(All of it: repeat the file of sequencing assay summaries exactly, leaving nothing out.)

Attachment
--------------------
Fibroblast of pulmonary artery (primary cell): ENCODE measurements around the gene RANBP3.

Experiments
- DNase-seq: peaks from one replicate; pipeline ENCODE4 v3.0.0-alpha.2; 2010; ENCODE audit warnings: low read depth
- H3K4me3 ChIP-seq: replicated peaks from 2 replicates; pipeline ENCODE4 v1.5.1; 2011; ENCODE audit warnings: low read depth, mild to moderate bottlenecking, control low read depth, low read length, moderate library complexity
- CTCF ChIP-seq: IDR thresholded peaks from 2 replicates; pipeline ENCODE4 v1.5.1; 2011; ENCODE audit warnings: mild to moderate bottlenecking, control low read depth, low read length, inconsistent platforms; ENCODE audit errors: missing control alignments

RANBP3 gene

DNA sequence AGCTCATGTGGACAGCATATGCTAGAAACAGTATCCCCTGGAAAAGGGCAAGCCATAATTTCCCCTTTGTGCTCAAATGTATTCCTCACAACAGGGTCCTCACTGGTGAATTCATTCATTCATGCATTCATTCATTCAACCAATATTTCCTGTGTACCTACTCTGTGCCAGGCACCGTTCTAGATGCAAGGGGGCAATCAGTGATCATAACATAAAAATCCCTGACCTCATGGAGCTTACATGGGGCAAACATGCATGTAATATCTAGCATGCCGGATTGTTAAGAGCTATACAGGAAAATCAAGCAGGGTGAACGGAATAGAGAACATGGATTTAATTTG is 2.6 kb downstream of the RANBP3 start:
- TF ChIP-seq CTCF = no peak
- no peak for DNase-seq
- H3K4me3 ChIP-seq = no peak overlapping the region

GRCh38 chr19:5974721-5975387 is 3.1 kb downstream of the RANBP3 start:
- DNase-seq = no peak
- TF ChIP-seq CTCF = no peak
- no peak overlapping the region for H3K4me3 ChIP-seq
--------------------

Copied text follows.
Fibroblast of pulmonary artery (primary cell): ENCODE measurements around the gene RANBP3.

Experiments
- DNase-seq: peaks from one replicate; pipeline ENCODE4 v3.0.0-alpha.2; 2010; ENCODE audit warnings: low read depth
- H3K4me3 ChIP-seq: replicated peaks from 2 replicates; pipeline ENCODE4 v1.5.1; 2011; ENCODE audit warnings: low read depth, mild to moderate bottlenecking, control low read depth, low read length, moderate library complexity
- CTCF ChIP-seq: IDR thresholded peaks from 2 replicates; pipeline ENCODE4 v1.5.1; 2011; ENCODE audit warnings: mild to moderate bottlenecking, control low read depth, low read length, inconsistent platforms; ENCODE audit errors: missing control alignments

RANBP3 gene

DNA sequence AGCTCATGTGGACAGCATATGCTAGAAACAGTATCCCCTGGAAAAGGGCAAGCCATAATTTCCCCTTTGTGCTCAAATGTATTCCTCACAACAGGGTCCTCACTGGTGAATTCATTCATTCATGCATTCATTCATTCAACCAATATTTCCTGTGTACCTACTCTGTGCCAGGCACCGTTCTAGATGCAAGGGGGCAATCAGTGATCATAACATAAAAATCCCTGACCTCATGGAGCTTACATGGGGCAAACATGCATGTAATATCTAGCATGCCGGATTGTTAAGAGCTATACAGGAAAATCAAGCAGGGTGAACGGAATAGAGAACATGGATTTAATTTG is 2.6 kb downstream of the RANBP3 start:
- TF ChIP-seq CTCF = no peak
- no peak for DNase-seq
- H3K4me3 ChIP-seq = no peak overlapping the region

GRCh38 chr19:5974721-5975387 is 3.1 kb downstream of the RANBP3 start:
- DNase-seq = no peak
- TF ChIP-seq CTCF = no peak
- no peak overlapping the region for H3K4me3 ChIP-seq